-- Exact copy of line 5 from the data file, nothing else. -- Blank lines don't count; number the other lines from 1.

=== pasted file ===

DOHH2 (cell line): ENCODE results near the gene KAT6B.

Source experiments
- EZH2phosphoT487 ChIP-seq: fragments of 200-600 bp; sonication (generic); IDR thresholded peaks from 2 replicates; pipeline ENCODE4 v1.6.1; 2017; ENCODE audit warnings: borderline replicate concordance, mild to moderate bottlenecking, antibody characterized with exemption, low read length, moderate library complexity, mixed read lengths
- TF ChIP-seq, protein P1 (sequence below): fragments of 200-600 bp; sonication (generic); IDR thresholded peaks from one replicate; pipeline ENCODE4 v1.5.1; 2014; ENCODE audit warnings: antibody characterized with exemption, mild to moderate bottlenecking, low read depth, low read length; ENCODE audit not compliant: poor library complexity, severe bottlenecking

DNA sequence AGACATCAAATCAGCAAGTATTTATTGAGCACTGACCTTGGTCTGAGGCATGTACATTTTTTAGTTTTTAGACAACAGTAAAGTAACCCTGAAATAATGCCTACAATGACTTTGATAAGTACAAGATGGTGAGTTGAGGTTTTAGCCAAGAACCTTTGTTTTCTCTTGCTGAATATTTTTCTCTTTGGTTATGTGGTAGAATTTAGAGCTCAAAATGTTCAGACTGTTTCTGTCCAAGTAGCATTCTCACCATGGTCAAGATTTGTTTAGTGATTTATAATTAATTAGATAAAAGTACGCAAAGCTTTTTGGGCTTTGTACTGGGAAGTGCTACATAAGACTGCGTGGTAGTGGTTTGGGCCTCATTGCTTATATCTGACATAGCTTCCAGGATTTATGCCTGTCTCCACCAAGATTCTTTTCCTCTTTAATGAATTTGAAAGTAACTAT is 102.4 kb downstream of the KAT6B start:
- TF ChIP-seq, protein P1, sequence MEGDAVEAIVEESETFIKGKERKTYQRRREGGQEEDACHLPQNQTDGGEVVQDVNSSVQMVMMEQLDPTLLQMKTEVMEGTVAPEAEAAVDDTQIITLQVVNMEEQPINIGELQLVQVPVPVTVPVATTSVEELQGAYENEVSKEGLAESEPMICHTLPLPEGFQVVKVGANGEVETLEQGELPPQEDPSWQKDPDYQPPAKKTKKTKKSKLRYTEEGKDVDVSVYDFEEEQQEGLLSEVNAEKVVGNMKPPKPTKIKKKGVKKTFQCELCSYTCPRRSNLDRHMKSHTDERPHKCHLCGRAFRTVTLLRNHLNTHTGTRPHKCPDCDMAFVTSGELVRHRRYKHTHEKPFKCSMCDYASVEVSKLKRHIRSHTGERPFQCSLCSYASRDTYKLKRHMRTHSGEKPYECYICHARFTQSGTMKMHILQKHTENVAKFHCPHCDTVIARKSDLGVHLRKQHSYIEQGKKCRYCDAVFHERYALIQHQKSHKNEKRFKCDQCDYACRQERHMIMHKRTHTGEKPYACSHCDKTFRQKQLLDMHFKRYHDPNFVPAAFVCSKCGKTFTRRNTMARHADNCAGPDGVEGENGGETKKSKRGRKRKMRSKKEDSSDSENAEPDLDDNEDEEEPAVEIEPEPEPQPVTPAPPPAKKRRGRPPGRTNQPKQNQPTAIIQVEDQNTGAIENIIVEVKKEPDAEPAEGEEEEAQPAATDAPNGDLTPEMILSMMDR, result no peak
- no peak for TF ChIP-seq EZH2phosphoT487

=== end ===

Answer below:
DNA sequence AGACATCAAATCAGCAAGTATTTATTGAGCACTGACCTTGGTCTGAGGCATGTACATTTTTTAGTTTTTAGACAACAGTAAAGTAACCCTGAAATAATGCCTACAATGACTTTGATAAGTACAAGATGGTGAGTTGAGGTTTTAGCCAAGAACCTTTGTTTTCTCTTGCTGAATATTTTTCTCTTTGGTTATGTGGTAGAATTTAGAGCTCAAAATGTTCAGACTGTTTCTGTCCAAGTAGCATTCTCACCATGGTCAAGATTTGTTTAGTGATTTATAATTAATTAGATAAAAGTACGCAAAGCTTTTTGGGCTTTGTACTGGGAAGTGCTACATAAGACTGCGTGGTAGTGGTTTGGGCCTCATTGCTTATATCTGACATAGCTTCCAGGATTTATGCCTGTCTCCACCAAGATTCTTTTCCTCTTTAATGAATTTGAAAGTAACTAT is 102.4 kb downstream of the KAT6B start: